Unlike so many classic country songs, for Loudilla, Loretta and Kay Johnson, who were so devoted to country music, their love was indeed requited.

A performance by Lynn Anderson at a special 2009 CMA Music Festival show in memory of IFCO co-founder Loretta Johnson:

Concert Highlights–Del McCoury Band with David Grisman at City Winery, 4/17/14

Del McCoury said early on that he didn’t want to repeat any of the songs from the previous night’s first of two shows at City Winery. According to Del McCoury Band bassist Alan Bartram, he didn’t.

Alan, incidentally, also mentioned during the show how thrilled he was to see it spotlighted in New York magazine. Turns out he’s a longtime subscriber.

Speaking of magazines, the band had been to Relix earlier in the day, and had already done “a lot of picking,” said Ronnie McCoury. Del noted, too, that he’d spent a lot of time at the Winery “downstairs with the barrels.” He seemed happier about that visit than the one at Relix.

The first half of the show was all McCoury Band. They did their version of Dylan’s “Walk Out In the Rain,” actually from the 1995 album Ronnie & Rob McCoury. It’s as good a Dylan cover as there is, and Ronnie sounds a lot like Del singing it.

Del prefaced the performance of his 2008 album titletrack Moneyland by noting that John Herald’s manager had sent it to him shortly after Herald died (an apparent suicide in 2005).

Herald was one of the major players in New York City’s bluegrass scene, having formed the Greenbriar Boys in 1959. I was lucky to meet him when he was a key part of  Greg Garing’s Alphabet City Opry in the late ‘90s in the East Village.

 

Another highlight came with another McCoury album titletrack—last year’s “The Streets of Baltimore” cover of Bobby Bare’s classic 1966 country hit. As Del explained, he had lived in Maryland for a time, when he was playing with late bluegrass upright bass great Jack Cooke.

Determining after that no one in the audience was from Baltimore, Del opened it up to requests: “You paid to get in here, I didn’t,” he said. “We should do something you want to hear.” It was “High on a Mountain,” his 1972 album titletrack, and then he brought out David Grisman.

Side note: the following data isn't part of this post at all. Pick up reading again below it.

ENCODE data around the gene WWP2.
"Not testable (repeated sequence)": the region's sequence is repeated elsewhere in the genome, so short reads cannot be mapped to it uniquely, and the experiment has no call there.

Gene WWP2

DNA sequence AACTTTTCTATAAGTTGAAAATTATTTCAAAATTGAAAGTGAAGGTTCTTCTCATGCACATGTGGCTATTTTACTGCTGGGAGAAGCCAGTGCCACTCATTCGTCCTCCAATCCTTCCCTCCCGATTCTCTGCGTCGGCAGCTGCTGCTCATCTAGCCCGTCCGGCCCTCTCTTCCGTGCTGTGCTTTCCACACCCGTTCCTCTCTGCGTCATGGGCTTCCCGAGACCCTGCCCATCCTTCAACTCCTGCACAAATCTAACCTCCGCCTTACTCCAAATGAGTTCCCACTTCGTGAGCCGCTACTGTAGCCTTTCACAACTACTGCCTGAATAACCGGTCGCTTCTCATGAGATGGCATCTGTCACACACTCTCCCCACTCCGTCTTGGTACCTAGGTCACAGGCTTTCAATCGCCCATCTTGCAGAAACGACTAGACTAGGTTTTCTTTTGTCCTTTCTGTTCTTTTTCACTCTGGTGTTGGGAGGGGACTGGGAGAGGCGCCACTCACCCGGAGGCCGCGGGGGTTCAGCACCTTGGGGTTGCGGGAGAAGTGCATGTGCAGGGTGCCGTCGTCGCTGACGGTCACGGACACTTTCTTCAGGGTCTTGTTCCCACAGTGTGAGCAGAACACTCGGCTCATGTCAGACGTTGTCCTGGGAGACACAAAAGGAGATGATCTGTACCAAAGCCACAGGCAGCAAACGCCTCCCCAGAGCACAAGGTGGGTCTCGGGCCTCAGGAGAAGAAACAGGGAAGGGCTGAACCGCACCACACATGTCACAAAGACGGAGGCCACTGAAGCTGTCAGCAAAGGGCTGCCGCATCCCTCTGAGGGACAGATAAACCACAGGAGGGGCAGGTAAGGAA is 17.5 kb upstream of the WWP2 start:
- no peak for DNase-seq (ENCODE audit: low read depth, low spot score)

Grisman related how he met Del at Del’s first show with Bill Monroe (he played five-string banjo) in the spring of 1963 at NYU, where Grisman was a student. He and Del then sang the Monroe Brothers’ “Nine Pound Hammer,” Grisman on mandolin and Del on guitar. From their Del & Dawg album of ‘90s jams, they performed “Country Boy Rock & Roll.” Marty Stuart also does a great job of the Reno and Smiley country classic:

Also from Del & Dawg came “The Tennessee Waltz,” “Walkin’ the Dawg” and the Carter Family’s “I’m Thinking Tonight of My Blue Eyes.”

Grisman scored by pointing out how late-night TV never mentions the Carter Family, and that “any financial advisor will tell you to put some of your money in CDs.” He was also the most visual guy on stage, a big, gentle bear of a man in gray shirt and slacks to match his long hair and beard, positioned in between Ronnie in a black suit and Del in a light one.

He would turn to his left to share vocals with Del, then turn to his right to trade mandolin licks with Ronnie, rocking physically while Ronnie stood and smiled—a striking balance in appearance and performing style.

Del and Dawg will now tour together, while Rob completes his first solo CD.